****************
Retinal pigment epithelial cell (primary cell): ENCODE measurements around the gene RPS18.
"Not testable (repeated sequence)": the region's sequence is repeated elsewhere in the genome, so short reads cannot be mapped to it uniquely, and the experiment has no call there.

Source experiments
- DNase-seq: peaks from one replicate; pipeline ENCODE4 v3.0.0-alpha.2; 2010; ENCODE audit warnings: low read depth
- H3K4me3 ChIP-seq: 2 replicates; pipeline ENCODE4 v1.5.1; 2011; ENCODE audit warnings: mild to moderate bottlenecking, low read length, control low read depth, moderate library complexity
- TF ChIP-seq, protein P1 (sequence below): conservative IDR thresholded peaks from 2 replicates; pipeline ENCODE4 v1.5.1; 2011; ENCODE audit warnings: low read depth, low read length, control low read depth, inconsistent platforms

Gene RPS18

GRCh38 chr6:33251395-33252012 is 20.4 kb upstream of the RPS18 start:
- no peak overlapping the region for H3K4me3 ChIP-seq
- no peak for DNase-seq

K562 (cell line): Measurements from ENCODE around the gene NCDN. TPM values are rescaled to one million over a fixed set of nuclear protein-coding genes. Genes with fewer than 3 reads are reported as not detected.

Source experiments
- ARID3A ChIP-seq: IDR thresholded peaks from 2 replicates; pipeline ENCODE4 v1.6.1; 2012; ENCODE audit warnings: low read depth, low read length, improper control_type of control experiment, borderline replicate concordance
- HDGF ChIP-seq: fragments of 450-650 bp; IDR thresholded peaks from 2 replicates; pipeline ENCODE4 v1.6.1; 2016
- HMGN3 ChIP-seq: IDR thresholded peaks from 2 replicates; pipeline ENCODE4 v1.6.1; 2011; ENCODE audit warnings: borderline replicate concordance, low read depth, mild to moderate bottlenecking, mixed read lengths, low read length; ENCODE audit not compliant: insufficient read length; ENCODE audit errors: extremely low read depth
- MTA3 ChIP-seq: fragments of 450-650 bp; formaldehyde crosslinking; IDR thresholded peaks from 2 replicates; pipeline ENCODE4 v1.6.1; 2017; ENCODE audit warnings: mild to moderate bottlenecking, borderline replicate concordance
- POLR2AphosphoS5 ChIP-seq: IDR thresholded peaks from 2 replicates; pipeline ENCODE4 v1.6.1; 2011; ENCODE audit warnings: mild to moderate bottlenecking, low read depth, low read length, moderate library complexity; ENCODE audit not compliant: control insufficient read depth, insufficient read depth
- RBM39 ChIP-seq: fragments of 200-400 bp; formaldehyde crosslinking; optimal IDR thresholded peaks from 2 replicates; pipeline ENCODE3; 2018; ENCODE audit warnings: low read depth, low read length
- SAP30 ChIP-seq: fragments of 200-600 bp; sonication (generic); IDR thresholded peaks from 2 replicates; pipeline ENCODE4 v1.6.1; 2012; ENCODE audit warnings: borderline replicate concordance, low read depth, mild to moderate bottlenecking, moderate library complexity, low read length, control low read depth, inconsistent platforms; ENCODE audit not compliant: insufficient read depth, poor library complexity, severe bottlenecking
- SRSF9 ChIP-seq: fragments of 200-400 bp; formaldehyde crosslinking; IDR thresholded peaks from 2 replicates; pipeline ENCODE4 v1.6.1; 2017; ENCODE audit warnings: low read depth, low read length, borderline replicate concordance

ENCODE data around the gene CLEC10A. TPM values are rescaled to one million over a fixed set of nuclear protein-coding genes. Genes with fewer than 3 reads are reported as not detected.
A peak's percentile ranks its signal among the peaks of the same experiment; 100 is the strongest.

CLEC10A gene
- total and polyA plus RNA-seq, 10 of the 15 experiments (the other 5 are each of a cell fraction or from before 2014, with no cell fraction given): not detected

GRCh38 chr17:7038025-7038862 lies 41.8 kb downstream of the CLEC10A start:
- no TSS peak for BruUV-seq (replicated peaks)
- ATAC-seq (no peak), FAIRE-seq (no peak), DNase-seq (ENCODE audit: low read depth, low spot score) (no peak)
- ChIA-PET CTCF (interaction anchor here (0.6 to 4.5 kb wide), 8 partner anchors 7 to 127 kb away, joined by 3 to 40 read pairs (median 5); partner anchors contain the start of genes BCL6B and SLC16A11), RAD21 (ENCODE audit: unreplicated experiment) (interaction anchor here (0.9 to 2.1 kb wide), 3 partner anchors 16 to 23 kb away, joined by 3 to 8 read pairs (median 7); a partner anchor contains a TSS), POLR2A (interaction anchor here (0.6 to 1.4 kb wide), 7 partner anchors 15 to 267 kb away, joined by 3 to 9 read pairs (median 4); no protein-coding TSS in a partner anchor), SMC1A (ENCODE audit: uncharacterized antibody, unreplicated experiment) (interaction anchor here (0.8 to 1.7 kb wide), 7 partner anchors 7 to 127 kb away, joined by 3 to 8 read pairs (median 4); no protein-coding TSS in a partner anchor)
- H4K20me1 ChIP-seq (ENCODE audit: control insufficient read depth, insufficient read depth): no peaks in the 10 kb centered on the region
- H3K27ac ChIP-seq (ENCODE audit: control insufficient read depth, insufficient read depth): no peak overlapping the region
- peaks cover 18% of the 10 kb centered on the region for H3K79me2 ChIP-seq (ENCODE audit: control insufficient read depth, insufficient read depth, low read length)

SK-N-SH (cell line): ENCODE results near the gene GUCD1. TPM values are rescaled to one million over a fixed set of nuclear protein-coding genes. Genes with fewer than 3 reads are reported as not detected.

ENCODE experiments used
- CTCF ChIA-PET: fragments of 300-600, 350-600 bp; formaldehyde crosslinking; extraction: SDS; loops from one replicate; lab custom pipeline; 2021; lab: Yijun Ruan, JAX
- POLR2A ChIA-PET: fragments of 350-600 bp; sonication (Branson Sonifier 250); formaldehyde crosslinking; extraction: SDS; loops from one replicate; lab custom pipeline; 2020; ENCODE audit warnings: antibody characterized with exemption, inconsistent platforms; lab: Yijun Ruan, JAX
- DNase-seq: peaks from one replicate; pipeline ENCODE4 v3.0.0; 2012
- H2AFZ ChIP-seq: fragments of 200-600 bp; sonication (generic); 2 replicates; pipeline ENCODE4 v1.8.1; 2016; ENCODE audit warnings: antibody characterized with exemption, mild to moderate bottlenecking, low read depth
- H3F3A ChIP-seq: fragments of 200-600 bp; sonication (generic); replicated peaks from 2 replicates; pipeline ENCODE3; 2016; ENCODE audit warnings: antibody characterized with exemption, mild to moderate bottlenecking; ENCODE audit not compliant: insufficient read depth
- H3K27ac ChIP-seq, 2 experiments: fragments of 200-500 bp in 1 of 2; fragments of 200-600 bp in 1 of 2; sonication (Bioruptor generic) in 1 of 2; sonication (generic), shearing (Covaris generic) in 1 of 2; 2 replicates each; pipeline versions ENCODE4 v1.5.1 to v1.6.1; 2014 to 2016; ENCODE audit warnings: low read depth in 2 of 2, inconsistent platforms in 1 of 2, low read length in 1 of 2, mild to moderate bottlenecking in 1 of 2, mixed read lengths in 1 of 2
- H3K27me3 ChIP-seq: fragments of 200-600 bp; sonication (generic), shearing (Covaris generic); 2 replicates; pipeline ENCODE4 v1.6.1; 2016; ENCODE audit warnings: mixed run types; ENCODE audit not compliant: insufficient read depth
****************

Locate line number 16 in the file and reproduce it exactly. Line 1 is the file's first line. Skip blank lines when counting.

- MTA3 ChIP-seq: fragments of 450-650 bp; formaldehyde crosslinking; IDR thresholded peaks from 2 replicates; pipeline ENCODE4 v1.6.1; 2017; ENCODE audit warnings: mild to moderate bottlenecking, borderline replicate concordance